When 'listeners can't talk' : comparing active listening in opening sequences of telephone and online counselling
Danby, Susan J., Butler, Carly, & Emmison, Michael (2009) When 'listeners can't talk' : comparing active listening in opening sequences of telephone and online counselling. Australian Journal of Communication, 36(3).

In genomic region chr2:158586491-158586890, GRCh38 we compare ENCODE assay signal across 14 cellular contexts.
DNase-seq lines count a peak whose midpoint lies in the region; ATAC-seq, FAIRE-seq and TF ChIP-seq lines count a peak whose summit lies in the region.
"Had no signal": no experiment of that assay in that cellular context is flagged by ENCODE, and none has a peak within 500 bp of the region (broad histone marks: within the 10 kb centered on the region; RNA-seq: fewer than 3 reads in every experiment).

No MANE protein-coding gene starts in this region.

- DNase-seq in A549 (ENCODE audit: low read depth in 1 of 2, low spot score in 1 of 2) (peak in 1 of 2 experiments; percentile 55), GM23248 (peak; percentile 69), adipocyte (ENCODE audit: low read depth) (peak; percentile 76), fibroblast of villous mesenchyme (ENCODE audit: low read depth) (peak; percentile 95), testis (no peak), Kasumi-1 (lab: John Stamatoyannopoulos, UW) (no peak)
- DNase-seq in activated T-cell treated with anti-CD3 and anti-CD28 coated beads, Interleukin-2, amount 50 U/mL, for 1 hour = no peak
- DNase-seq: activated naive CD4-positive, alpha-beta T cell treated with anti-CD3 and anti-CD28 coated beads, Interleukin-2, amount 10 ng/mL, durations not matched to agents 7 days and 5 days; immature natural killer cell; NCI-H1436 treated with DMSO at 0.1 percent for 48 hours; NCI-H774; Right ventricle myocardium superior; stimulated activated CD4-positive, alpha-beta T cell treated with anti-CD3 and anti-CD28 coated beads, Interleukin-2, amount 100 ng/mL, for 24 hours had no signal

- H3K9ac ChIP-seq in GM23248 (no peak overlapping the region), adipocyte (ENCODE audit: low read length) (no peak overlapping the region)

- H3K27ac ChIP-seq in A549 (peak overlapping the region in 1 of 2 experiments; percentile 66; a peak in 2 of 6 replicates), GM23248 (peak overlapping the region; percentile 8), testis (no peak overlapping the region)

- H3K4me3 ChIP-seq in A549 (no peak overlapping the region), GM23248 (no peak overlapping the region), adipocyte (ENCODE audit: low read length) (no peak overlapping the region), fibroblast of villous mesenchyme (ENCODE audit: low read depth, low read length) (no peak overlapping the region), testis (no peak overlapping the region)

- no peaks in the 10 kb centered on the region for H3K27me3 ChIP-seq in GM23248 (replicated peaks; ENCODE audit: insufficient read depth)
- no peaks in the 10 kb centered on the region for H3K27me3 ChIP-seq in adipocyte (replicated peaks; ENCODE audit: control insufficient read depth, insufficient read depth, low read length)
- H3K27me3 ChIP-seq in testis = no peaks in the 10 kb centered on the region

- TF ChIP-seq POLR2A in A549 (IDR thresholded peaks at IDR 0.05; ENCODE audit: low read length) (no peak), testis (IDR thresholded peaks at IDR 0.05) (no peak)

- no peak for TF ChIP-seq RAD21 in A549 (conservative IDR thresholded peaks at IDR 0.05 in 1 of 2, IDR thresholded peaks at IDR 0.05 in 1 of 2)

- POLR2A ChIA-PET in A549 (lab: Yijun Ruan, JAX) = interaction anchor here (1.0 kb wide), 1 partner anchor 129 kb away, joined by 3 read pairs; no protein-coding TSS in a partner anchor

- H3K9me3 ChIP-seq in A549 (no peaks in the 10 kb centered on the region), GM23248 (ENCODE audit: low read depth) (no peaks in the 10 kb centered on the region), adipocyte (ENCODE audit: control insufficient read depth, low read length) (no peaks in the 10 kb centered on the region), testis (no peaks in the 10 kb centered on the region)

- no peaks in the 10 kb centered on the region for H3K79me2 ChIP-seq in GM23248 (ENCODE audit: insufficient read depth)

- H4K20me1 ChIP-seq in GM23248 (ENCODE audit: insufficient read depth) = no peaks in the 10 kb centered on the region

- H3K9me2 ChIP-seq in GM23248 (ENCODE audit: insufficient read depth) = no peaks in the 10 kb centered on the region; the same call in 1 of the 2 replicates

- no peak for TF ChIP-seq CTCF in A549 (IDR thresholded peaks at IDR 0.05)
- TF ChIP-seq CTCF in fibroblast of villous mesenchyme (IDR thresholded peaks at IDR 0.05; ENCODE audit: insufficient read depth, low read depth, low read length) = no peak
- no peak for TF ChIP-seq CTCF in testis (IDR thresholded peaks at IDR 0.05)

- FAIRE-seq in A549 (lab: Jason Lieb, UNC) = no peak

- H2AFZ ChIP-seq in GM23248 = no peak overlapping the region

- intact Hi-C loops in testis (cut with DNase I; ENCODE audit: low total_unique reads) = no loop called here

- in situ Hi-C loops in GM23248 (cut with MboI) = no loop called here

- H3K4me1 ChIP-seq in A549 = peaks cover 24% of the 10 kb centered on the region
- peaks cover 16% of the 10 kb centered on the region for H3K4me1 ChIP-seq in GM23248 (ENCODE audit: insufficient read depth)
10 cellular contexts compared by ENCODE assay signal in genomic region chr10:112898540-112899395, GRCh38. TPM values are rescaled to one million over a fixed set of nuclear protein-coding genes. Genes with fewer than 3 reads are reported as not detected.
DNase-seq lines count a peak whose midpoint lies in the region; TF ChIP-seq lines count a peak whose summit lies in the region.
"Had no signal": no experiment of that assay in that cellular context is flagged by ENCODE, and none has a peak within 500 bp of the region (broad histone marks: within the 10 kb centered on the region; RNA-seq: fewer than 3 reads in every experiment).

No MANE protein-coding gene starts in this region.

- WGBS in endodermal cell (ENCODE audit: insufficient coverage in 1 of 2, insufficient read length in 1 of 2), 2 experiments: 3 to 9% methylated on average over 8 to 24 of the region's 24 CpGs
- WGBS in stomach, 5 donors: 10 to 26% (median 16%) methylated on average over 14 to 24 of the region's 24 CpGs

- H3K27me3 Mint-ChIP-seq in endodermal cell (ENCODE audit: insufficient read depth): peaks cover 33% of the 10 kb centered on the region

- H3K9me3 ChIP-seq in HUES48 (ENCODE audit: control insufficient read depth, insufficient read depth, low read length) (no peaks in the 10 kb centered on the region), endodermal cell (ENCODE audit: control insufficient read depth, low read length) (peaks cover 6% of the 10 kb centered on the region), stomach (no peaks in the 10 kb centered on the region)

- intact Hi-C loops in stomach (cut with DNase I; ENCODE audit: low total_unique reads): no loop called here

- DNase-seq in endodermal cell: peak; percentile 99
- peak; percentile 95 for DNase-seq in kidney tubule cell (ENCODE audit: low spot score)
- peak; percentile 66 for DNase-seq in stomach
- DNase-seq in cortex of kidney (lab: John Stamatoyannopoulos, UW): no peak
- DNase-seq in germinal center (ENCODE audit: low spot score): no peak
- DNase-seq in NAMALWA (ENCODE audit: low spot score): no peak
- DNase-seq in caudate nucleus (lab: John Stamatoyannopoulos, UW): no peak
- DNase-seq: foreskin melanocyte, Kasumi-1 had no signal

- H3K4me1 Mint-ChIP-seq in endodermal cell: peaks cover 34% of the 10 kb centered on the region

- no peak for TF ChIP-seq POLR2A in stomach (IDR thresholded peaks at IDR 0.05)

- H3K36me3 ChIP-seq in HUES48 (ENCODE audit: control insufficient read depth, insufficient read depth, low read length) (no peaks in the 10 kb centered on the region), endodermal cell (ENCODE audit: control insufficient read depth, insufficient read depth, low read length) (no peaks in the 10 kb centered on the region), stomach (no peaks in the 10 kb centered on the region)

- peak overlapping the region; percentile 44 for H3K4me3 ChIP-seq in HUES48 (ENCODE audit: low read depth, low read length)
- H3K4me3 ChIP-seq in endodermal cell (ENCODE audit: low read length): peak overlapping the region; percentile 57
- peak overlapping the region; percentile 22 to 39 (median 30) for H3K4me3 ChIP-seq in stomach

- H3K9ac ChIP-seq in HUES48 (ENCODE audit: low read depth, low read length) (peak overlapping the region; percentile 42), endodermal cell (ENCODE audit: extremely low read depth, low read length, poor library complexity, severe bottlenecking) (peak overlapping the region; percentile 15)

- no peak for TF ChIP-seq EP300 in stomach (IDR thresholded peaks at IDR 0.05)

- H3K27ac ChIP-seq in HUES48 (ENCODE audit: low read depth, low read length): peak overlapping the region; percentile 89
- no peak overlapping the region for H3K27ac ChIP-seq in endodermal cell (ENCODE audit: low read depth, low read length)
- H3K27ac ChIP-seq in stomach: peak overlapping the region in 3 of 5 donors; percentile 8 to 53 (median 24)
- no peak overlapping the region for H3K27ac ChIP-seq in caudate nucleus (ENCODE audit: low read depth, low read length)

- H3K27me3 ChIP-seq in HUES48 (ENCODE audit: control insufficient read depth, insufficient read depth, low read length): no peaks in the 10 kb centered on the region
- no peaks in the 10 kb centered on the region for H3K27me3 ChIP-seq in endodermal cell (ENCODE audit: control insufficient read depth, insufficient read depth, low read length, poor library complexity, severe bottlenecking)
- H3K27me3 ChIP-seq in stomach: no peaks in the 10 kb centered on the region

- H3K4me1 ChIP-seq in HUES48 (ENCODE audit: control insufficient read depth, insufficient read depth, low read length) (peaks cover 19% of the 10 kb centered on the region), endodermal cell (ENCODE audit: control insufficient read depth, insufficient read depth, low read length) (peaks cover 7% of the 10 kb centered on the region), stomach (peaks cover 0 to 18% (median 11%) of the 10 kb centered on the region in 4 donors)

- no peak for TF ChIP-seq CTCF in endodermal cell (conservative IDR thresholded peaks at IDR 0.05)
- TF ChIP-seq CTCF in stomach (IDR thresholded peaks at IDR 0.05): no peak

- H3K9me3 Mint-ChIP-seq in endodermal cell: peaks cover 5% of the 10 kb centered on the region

While there is growing use of online counselling, little is known about its interactional organisation and how it compares to telephone counselling. This is despite past research suggesting that both counsellors and clients report the impact of the different modalities on the presentation and management of the counselling interaction. This paper compares the interactional affordances of telephone and online web counselling in opening sequences on Kids Help Line, a 24-hour Australian counselling service for children and young people up to the age of 25. We examine two ways that counsellors show active listening through response tokens and formulations. The analysis describes how counsellors’ use of minimal response tokens facilitate the clients’ problem presentation and are used in the management of turn taking and sequence organisation. For example, counsellors use the response token Mm hm to show that they understand that the client’s unit of talk to is not yet complete, and to affirm or invite the client to continue speaking. Formulations in phone and web counselling are another way that counsellors display active listening to re-present stretches of the clients’ preceding talk. In phone and web counselling, however, the respective modalities can complicate matters of turn transition and sequence organisation. By examining actual phone and online counselling sessions, this paper offers empirical demonstrations of the interactional affordances of phone and online counselling, and shows how the institutional practice of active listening is accomplished across different counselling modalities
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